Earlier this week, Oxfam released its latest findings on global wealth inequality, with widespread media coverage (such as the pictured front-page story in the Dominion Post).
The group’s analysis of inequality in New Zealand was glib and unhelpful.
Citing Credit Suisse’s Global Wealth Databook 2018, Oxfam claims that inequality is worsening – two wealthy New Zealanders were better off over the last year by over $1 billion, while the bottom 50 percent of New Zealanders were worse off by $1.3 billion.
On the surface that sounds deeply concerning, but it misses the substance of Credit Suisse’s report, which shows the Gini coefficient – a more comprehensive and internationally-recognised measure of wealth inequality – reduced in the last year from 72.3 to 70.8, indicating wealth inequality actually fell, despite Oxfam’s alarmist claims to the contrary.
Unfortunately, there are more fundamental problems with the analysis, beyond Oxfam’s use of ‘alternative facts’.
If you have just completed university and have a large student loan, Oxfam treats your wealth position as worse than an impoverished worker in the developing world, who despite having very few or no assets, may also have no debt or liabilities. Hence the impoverished worker has zero net wealth, while university graduates in New Zealand and the rest of developed world have ‘negative’ net wealth.
This leads to absurd conclusions in Oxfam’s analysis.
Introducing a student loan scheme in a developing country – opening up access to tertiary education – would show up as a worsening of social capital in Oxfam’s eyes. While the programme would improve the net wealth positions of many families in the long run, young people would temporarily take on debt while they receive an education and seek employment.
Wealth inequality is also only considered domestically, rather than internationally. Inequality between developed countries and developing countries is collapsing, largely due to the expansion of free markets and free trade.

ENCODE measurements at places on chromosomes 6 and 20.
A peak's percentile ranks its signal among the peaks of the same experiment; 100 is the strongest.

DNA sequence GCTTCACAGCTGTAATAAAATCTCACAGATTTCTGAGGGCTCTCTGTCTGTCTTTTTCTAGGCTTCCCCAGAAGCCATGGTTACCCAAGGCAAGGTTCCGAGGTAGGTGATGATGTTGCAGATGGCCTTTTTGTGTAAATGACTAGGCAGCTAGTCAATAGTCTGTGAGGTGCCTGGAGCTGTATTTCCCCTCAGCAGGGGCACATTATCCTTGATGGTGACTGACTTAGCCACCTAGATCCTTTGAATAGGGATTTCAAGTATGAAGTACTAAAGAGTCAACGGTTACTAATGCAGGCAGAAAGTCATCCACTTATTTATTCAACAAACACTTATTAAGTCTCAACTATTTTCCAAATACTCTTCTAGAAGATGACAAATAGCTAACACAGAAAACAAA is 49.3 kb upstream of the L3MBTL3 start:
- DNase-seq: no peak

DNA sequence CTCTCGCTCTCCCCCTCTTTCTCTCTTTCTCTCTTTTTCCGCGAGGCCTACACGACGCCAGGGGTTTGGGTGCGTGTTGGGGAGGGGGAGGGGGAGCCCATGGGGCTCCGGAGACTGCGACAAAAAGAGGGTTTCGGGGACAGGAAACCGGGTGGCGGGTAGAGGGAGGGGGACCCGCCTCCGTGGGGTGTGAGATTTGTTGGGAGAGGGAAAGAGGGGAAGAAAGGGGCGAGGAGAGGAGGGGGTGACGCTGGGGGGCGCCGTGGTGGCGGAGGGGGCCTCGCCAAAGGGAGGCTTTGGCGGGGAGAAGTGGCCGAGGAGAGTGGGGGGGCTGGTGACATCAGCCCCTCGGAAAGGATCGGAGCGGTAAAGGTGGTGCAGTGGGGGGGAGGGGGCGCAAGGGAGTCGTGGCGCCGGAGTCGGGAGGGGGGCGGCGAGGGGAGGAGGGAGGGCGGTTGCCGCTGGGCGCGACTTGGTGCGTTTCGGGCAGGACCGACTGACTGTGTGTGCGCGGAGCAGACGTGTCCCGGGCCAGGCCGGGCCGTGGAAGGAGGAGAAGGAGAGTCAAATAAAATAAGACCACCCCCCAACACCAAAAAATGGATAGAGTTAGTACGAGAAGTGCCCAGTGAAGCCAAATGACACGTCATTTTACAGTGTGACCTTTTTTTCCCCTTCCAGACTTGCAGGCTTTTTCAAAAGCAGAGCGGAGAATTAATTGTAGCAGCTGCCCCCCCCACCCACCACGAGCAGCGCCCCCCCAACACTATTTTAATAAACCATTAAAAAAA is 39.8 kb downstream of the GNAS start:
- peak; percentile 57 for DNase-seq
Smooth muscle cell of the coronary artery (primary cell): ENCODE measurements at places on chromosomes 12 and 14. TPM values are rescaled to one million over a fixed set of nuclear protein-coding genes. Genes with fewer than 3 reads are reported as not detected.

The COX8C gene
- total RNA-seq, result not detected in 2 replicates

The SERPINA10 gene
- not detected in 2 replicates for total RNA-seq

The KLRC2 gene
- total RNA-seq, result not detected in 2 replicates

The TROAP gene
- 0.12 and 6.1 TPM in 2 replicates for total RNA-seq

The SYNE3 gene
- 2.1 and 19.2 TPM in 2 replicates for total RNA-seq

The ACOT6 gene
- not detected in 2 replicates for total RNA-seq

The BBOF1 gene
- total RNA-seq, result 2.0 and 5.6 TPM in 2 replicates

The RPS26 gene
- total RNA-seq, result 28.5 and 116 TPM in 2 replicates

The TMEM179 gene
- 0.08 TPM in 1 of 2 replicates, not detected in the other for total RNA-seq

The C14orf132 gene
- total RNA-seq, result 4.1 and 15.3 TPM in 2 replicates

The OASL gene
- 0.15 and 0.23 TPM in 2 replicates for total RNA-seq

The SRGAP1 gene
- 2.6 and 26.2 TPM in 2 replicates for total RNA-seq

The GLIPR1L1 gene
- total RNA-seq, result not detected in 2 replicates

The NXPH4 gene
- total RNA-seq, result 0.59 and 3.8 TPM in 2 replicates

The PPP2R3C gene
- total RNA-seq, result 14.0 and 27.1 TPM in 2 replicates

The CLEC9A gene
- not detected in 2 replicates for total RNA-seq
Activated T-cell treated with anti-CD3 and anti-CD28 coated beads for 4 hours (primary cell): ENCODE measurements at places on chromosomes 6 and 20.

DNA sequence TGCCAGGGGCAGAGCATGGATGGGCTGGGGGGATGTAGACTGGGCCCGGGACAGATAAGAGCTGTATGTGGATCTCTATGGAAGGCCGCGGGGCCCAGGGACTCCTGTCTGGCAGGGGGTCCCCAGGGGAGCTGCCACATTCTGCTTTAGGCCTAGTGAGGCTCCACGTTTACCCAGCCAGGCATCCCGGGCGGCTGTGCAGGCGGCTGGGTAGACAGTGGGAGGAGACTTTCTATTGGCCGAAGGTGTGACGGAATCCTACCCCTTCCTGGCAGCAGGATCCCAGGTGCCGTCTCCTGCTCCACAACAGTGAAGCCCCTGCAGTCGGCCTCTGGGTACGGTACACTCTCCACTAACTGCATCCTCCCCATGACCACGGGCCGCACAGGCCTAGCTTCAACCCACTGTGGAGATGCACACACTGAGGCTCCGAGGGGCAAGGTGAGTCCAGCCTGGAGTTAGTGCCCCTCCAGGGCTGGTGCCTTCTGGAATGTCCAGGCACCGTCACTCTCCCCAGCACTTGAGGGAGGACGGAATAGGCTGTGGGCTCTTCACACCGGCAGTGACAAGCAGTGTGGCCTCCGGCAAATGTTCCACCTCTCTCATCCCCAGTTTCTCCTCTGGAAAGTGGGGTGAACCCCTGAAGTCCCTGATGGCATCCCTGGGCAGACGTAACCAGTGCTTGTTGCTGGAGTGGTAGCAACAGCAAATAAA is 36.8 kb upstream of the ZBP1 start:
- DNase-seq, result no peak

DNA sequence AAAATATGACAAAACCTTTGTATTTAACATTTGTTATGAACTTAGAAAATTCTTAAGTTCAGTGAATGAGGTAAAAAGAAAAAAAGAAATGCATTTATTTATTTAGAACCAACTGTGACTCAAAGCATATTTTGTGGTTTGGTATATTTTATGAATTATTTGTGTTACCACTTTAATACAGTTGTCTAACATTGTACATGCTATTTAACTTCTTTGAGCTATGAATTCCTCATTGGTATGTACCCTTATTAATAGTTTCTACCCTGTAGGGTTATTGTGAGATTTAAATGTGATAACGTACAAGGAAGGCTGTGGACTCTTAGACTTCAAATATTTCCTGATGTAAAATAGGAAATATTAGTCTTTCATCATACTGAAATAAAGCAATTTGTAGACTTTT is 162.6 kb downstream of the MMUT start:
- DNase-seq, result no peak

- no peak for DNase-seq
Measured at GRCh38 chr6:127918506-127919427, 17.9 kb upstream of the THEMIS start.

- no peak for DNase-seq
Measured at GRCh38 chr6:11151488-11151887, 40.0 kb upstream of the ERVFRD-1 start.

For example, while Oxfam found in 2017 that inequality was worsening in Vietnam, the percentage of the population living below the poverty line fell from 17.2 percent to 9.8 percent between 2012 and 2016. In the decade between 2007 and 2017, average monthly income grew from 2349.7 VND to 6357.4 VND – close to a tripling in take-home pay.
In other words, while there are more wealthy Vietnamese today than there were ten years ago, the gap in the standard of living between those who live in New Zealand and Australia, and those who live in Vietnam, China, and many other countries quickly ascending from deprivation, is falling.
The developing world understands why their lives are improving as well, even if Oxfam doesn’t.
Evidence from Pew Research’s 2015 Global Attitudes survey suggests 89 percent of Vietnamese believe the Trans-Pacific Partnership free trade agreement is good for their country, with only 2 percent believing the opposite. Sadly, Oxfam organised a petition against the Trans-Pacific Partnership in the same year – bowing to populism, instead of acknowledging the genuine transformative effects of free trade and economic growth on the lives of the most internationally vulnerable.
A final question: how can Oxfam continue to credibly claim tax-free charitable status, when so much of their work is strictly political?
Campaigning for wealth taxes, and other left-wing policies to ‘solve’ wealth inequality is not and should not be treated as charitable – particularly when the Oxfam’s research skews the facts to suit this agenda.
If the likes of the Sensible Sentencing Trust and Family First (or, for that matter, the Taxpayers’ Union) miss out on the tax benefits of charitable status, then Oxfam should too.
Joe Ascroft is an economist at the New Zealand Taxpayers’ Union.